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TRP450: Group 4
Transcript of TRP450: Group 4
A European Agenda Holes in the policy The Cross-Roads Recommended
Actions Ché Eade, Ambreen Masud & John Diver Social mix became a key justification for regeneration and neighbourhood renewal throughout Western Europe from the late 1980s.
It assume that socially mixed neighbourhoods can alleviate negative neighbourhood effects and improve social capital.
It attempted to counter social exclusion through the housing market Emerging empirical evidence suggests mixed community initiatives have been ineffective and potentially harmful The controversy of social mix State-led gentrification? Social Mix: An Answer to Segregation French Context English Context Dutch Context Western European Findings Positives
More people eligible for social housing in France and the Netherlands
Reduces stigmatisation of tenure
Incorporating education, economic and management schemes alleviates problems with redevelopment.
Problems displacement & social cohesion A large 1960s modernist estate with 95% council owned
1980s onwards the estate suffered disinvestment resulting major social problem and urban decay
Mid-1990s transformative regeneration to renew housing to improve community The Local Implementation: Norfolk Park, Sheffield Paris: Goutte d’Or Praised nationally as a sustainable mixed development due to
the transformation of the estate's aesthetics
its effect of simulating the housing market
However the social regeneration aims were less successful
Majority of original residents were displaced – unable to observe any benefit.
Lack of community facilities provision has limited opportunities for social interaction, lowering levels of social cohesion.
Conflicts between tenure groups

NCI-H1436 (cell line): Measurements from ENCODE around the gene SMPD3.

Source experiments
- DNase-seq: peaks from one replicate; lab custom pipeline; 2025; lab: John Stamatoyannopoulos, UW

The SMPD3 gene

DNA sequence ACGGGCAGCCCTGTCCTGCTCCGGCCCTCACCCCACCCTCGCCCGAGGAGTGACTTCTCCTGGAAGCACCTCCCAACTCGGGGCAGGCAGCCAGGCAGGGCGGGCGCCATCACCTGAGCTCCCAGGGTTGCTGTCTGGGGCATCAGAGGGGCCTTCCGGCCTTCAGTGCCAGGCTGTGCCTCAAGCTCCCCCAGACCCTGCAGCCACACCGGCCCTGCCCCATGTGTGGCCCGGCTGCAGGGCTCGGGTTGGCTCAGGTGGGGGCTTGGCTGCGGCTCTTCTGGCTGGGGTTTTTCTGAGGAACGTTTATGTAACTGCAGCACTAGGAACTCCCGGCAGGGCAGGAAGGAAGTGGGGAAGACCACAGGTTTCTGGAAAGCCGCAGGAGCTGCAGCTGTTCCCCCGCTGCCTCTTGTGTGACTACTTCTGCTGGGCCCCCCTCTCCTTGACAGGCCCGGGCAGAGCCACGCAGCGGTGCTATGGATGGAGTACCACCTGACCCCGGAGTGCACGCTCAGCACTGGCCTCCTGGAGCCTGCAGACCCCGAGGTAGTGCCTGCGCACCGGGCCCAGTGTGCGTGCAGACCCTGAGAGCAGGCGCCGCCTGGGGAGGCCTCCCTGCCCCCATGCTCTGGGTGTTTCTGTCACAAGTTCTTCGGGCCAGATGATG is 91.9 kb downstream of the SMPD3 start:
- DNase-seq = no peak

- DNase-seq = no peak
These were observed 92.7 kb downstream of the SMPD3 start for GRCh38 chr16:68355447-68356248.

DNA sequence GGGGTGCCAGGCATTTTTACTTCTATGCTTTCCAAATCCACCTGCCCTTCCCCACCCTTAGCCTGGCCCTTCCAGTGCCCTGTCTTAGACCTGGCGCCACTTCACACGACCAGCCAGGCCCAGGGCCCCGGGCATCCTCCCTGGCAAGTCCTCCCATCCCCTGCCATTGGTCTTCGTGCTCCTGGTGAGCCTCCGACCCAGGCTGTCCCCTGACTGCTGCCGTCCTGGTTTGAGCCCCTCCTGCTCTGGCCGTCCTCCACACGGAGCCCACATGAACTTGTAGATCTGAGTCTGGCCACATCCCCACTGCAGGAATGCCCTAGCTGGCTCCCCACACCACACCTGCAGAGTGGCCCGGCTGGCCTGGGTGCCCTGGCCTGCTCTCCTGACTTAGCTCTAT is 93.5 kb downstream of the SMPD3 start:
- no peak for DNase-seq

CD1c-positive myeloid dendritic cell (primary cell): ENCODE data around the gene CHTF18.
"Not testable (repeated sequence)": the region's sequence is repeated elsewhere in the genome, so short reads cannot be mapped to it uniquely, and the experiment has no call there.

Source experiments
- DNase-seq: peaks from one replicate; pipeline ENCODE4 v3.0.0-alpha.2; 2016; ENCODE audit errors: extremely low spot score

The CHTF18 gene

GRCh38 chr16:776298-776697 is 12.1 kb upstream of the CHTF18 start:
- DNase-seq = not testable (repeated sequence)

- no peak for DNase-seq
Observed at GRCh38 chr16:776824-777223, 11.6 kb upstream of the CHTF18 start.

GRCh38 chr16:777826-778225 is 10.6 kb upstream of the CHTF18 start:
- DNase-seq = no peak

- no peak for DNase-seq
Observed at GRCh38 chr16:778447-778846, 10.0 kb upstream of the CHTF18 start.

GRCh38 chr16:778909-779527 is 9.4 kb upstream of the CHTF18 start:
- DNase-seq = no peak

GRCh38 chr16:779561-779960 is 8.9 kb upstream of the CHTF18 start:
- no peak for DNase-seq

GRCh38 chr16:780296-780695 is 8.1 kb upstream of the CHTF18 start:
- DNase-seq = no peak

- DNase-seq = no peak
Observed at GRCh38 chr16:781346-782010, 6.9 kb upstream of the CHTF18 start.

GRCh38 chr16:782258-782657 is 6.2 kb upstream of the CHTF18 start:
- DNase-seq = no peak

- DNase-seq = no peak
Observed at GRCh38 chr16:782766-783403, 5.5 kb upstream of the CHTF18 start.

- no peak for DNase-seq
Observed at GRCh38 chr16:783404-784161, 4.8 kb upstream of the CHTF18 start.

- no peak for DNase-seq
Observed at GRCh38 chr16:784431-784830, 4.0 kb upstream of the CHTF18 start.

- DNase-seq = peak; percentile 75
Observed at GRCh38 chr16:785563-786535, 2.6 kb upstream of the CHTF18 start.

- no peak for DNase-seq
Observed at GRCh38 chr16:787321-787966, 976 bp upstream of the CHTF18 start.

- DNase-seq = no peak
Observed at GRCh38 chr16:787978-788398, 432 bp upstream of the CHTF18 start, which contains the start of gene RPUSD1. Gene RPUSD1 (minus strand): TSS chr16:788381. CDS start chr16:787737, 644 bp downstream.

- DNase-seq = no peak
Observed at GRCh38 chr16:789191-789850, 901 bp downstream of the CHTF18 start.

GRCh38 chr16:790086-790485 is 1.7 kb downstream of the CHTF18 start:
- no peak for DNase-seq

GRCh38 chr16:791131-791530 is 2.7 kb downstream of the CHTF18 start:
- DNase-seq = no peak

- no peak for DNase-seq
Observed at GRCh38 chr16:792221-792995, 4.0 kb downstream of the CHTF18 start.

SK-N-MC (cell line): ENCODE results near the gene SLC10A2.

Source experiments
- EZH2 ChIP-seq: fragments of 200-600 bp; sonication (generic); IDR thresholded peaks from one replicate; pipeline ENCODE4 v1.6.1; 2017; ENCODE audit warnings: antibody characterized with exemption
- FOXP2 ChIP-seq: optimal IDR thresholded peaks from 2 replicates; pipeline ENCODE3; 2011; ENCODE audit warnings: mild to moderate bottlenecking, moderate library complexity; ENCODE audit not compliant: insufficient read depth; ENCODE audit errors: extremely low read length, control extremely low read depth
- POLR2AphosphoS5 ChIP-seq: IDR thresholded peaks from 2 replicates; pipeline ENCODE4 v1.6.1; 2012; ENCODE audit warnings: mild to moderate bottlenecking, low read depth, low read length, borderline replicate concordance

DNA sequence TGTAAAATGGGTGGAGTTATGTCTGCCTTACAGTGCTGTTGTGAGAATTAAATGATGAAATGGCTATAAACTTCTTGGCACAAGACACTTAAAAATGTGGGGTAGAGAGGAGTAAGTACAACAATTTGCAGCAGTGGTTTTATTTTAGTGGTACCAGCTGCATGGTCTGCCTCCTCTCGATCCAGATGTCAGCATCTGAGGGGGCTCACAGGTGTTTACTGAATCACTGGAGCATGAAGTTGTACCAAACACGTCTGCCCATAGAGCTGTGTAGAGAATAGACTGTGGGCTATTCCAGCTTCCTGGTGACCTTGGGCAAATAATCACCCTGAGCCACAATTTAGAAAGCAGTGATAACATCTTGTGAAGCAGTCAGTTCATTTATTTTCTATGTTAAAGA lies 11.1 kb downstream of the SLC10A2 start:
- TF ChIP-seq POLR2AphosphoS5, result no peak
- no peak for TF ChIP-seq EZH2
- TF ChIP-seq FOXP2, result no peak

Assumed benefits of social mix have not been achieved as social networks have not been adjusted. The Local Implementation: Norfolk Park, Sheffield North African & Arab immigrant population
1990s Urban decay
Urban renewal and renovation to recalibrate the social composition
25% Social housing
(33% reserved for middle-class households)
Slow burn gentrification
Tensions, conflict and marginalisation of original residents Social Mix by Law
1990 Besson Act
1991 Social Exclusion Act
2000 Urban Renewal Act
2003 Sensitive Urban Areas Social Mix in National Legislation English National Policy containing elements relating to Social Mix. Reached its peak under New Labour
Tackling social exclusion was high on the agenda.
Intervention was pro-urban and pro-social mix. Lack of cultural stigmatisation towards social housing due to:
More people eligible
Less polarisation in education and employment. Social housing context
70% of population eligible
Municipality selection Social Mix in Housing Source: Hertweck 2012 Similar social mixing strategies utilised neighbourhood renewal in
France, the Netherlands and England Case studies Dutch social welfare large 1960s modernist project aimed to provide social mix
High immigrant population
Inferred concerns for ethnic segregation
1990s renovation and renewal through:
High rise to low rise family living
Focus to include education, employment and estate management Source: Eikongraphia 2008 Neighbourhood Renewal in Amsterdam Case Study: Bijlmermeer Cultural Indifference to Wealth Social Mix New Labour Policy and Initiatives Analysis and Evaluation Prioritises economic competitiveness over social concerns
Financial structures increases influence of private interests Unsympathetic and insensitive
Fails to recognise support networks in poor neighbourhoods Implementation of Social Mix Policy
Homogenous low income neighbourhoods lack ‘bridging capital’
Social mix increases access to opportunities through social interaction
Lack of cohesion creates tensions and restricts the flow of opportunities through social networks.
'Bonding capital' is not acknowledged - under researched area Tackles spatial concentration of poverty, and not the initial causes
People will still struggle with previous issues
Disengagement from labour market
Financial insecurity Forced out from rising rents and increased cost of living
Instability and disruption of social networks
Less comfortable housing Unintended Consequences Source: Smith 2010 The Assumptions and Evidence Base Summary Poverty, Deprivation & Segregation Social Cohesion & Social Capital Unintended displacement Prejudice and stigma - minimizes social cohesion Powers of discretion - selective exclusion Social relations are ‘tectonic’
Perceived negative views towards social tenants - social ignorance
Tensions and resentment Registered Social Landlords: exclusion in the name of balance at the expense of the most vulnerable
Academy schools: exclusion through admissions process
Middle class parents: resist mixing through using external facilities This section will critically evaluate three problematic areas of social mixing policy.
Assumptions - Implementation - Unintended consequences Prioritise economic recovery over social mix and stability